Advertising student Azahn Munas has started his own social enterprise, MOGA, selling unique silk headscarves in order to empower women and unite people through fashion.
Funded by Munas’ own savings, MOGA is an online retailer of headscarves and shawls made from 100 per cent silk, designed to out colour and out shine any other fabric on the market.
Twenty per cent of the profits are being used to help young girls attend secondary schools in disadvantaged communities.
“The social concept behind MOGA was inspired by my father, who sadly passed away two years ago, but always instilled in me the mindset to give back to those who are less fortunate,” Munas said.
As each design is not mass produced, Munas has ensured that customers are purchasing unique, eye-catching items.
“I noticed a gap in the market for young Islamic women who were religious and wanted to experiment with fashion but did not have anything that quite fit their eccentric and daring personalities.”
Although the process has been tedious, Munas was determined to see his vision come alive.
“I had sent over 500 emails to various digital printers and suppliers around the world but kept getting turned down because our minimum orders were far too small,” Munas said.
“I was eventually able to get a hold of an incredible supplier in China who has been patient and understanding and we have worked together over the last two years to develop our final product.”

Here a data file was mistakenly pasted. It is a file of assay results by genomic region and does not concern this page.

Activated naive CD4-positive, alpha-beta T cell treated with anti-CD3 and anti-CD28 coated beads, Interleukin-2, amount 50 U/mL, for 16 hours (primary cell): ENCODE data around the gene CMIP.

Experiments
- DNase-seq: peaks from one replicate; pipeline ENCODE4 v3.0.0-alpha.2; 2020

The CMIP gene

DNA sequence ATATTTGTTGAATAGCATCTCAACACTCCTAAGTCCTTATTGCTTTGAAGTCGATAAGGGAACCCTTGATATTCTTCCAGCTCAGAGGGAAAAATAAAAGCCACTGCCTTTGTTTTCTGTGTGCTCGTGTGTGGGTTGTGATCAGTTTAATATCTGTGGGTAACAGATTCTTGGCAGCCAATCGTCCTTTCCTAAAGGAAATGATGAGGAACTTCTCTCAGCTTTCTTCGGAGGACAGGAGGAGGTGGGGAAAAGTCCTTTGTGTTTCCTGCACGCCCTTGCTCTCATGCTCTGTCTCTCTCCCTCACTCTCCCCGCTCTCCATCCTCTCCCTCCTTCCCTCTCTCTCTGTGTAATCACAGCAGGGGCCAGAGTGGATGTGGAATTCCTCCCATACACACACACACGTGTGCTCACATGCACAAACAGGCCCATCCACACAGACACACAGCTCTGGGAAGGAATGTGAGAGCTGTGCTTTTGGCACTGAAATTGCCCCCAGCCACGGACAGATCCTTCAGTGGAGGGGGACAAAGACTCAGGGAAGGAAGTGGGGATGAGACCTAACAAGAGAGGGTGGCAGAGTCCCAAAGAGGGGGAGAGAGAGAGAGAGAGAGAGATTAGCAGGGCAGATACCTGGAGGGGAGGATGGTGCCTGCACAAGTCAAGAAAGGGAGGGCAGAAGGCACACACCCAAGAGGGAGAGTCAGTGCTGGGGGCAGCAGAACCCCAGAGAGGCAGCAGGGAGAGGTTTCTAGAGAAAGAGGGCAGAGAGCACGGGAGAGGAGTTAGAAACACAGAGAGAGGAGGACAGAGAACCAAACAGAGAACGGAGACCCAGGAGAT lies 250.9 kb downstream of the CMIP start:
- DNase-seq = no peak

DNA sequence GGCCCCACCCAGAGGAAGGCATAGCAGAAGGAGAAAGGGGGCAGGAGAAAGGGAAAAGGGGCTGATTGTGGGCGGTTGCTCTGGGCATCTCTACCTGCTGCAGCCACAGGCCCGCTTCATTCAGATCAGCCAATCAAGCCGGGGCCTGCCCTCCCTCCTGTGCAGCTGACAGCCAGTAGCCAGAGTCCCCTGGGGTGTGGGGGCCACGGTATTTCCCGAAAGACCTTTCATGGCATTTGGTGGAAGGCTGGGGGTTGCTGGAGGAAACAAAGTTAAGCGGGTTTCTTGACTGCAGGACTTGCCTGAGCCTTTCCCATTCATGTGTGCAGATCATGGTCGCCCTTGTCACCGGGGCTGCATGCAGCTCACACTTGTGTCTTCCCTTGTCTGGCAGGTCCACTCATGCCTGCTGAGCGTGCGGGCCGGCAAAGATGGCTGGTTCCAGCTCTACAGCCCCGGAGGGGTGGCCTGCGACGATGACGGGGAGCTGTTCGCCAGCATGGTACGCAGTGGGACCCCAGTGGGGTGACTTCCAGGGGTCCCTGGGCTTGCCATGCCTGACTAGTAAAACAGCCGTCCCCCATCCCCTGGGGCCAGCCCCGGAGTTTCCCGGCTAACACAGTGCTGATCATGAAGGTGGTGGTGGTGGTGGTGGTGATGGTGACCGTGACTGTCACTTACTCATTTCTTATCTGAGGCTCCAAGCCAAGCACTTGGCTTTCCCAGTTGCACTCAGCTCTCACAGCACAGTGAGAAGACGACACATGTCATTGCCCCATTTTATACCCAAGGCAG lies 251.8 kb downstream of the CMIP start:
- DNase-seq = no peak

Ultimately, Munas would love for MOGA to become a community of like-minded people who have a shared vision to make a difference in the world.
“Once we sell our first line of scarves, it would be great to create a short film or documentary to see where the money we donated goes towards,” he said.
“It would be a great way to share stories of who has benefited from our project, spotlighting the incredible things women do all over the world.”
Munas, a third year Bachelor of Communication (Advertising) student, said his education at RMIT has been an invaluable tool in helping him set up MOGA.
“I have made the most incredible network of partners and colleagues at RMIT who I have collaborated with to make this project happen,” he said.
“I have also been fortunate to have a great network of tutors and mentors who we have been able to bounce ideas off, and have provided great feedback.”
Munas is particularly grateful for the help of fellow Advertising student Hayley Carra, who joined MOGA this year to help craft its brand identity.
“Ultimately, the project would not be where it is today without the involvement of the university and its staff and students,” Munas said.
Story: Emma Morgan